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Valentine’s day – a day for young lovers, elderly romantics and empowered singletons. For several centuries it has been the designated date for organised displays of love and intimacy. But whence does it come and who’s this fella by the name of Valentine we celebrate?

Conventional belief is that February 14th marks the death of St. Valentine; the Christian patron for love. Although St. Valentine (or Valentines) are documented to have lived and died on February 14th, the profile of a love-crazy saint lacks historical backing. Sources such as the ‘Acta Sanctorum’ list Valentines that do not correspond with the idea of an enchanting swain.

In fact, the plausible histories we do have lack any seductive thread of romance. In antiquity, during the reign of Roman Emperor Claudius Gothicus (269-270 A.D.), we have documented a Valentinus who helped bring salvation to many pagans of ancient Rome. A pagan named Asterius came to Valentinus and wished for his blind foster daughter to recover her sight. Calling upon the healing powers of Jesus Christ, Valentinus was able to give Asterius’s daughter sight and the family duly converted to Christianity. When Emperor Claudius found out, Valentinus, Asterius and his family were all executed.

So if St. Valentinus doesn’t get us anywhere with understanding why February 14th is all about love, maybe the origins of the festival will reveal more?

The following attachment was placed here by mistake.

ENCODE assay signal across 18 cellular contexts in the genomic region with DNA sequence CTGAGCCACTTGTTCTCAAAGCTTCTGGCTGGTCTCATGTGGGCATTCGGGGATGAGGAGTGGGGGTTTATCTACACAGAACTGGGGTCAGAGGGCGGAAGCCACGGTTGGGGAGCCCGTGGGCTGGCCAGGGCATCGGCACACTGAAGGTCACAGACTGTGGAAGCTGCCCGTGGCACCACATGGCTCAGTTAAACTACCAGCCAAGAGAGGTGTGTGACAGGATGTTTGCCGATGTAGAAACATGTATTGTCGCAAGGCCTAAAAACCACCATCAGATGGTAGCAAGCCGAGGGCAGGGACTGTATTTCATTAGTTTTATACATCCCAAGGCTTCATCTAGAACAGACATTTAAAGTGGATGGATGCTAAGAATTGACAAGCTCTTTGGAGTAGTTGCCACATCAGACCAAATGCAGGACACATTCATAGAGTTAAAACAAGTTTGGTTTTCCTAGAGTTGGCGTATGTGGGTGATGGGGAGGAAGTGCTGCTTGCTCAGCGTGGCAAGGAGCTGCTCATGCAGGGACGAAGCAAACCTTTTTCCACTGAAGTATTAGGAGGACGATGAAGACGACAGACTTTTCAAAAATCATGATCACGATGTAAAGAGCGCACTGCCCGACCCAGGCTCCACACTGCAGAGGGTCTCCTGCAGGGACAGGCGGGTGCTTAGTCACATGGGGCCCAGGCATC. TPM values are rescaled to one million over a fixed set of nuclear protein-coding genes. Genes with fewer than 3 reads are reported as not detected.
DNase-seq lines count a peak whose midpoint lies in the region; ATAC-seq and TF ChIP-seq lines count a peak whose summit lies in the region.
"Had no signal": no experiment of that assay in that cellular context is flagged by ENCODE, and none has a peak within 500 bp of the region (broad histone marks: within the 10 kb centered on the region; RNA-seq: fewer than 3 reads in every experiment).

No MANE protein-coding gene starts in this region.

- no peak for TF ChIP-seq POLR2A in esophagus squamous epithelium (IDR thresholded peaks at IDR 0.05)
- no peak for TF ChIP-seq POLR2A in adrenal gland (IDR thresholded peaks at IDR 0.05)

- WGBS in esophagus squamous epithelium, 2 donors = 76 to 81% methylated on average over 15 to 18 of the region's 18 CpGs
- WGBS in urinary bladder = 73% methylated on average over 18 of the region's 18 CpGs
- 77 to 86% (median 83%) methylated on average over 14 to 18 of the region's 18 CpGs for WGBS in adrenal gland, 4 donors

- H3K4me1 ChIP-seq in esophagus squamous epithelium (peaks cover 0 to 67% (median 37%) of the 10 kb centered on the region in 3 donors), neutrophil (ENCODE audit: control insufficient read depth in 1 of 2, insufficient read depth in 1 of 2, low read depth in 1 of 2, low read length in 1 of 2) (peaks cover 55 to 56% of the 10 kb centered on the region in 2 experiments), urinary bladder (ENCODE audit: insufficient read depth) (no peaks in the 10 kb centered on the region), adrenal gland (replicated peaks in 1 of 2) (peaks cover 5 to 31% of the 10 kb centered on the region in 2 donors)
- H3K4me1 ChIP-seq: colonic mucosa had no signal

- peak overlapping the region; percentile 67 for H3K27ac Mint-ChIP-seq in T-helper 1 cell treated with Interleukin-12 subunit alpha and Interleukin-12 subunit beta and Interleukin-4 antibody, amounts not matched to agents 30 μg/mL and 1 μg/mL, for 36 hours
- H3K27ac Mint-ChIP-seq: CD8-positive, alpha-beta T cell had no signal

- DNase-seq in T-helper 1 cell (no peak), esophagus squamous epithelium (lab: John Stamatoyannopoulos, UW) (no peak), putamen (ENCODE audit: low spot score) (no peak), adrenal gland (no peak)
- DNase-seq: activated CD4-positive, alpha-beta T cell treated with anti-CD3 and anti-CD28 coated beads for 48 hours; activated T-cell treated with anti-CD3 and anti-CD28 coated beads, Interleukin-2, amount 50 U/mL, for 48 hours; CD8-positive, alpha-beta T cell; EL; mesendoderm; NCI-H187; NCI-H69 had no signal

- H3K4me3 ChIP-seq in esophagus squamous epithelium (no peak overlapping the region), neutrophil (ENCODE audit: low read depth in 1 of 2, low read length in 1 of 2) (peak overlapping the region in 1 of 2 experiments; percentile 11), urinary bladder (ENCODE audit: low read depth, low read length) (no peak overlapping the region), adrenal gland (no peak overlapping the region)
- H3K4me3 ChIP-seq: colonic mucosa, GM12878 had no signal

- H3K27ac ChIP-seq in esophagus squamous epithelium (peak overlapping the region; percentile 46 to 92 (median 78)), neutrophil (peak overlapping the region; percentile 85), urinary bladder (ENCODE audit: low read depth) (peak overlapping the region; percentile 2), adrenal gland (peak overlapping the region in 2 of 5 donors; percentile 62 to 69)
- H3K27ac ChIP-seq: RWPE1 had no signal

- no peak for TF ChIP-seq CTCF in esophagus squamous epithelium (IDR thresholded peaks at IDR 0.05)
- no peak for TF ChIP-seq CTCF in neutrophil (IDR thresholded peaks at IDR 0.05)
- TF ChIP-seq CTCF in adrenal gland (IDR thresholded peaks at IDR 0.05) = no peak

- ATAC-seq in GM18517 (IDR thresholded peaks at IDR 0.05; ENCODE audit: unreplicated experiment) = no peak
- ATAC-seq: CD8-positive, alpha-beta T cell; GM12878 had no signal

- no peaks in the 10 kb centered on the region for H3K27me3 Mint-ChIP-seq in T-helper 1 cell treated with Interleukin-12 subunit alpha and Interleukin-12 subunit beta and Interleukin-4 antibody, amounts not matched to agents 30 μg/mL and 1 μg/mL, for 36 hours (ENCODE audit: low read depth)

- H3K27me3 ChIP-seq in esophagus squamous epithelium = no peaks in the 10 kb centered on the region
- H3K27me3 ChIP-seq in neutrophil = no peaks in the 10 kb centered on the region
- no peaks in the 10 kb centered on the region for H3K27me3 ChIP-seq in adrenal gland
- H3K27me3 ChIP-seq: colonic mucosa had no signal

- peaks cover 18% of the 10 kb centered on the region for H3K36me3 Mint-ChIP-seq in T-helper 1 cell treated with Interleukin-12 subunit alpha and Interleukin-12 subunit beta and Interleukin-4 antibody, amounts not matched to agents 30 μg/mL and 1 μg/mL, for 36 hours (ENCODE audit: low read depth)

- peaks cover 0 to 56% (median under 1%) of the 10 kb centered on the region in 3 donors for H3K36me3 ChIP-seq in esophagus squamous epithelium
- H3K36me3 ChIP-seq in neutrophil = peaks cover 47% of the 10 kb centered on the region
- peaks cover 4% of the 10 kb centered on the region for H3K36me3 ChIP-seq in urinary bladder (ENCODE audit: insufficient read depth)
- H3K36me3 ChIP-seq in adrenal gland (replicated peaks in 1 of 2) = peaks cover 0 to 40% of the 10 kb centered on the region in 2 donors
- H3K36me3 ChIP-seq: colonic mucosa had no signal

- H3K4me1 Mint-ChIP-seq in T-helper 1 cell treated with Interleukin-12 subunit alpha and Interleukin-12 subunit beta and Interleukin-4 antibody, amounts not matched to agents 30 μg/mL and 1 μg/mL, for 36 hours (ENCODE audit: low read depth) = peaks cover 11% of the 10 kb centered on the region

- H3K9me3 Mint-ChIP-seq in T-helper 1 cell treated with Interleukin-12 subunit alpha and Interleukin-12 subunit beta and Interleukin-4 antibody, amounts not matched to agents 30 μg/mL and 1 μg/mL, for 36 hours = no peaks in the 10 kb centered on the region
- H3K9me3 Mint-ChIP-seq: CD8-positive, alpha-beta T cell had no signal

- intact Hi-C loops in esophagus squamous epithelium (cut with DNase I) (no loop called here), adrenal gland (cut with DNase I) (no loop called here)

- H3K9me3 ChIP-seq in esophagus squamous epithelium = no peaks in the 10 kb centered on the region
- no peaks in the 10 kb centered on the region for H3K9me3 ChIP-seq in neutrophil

Similar to Christmas and Easter, it has been argued that Valentine’s day is a replacement for an earlier pagan festival which went by the name of Lupercalia. Lupercalia was a carnival that took place in the streets of ancient Rome where young men would run through the city dressed in a thong made out of newly killed goats. Lupercalia was believed to bring healthy babies to expecting mothers.

But this still doesn’t get us much closer – we need to look at medieval England – specifically at Geoffrey Chaucer, the author of ‘The Canterbury Tales’. Chaucer made the association between February as bird mating system, with sending loved ones romantic letters and poetry. It caught on and soon all of European nobility started doing it. From there, Shakespeare got involved and St. Valentine’s day as we know it became established.

Happy Valentine’s day!

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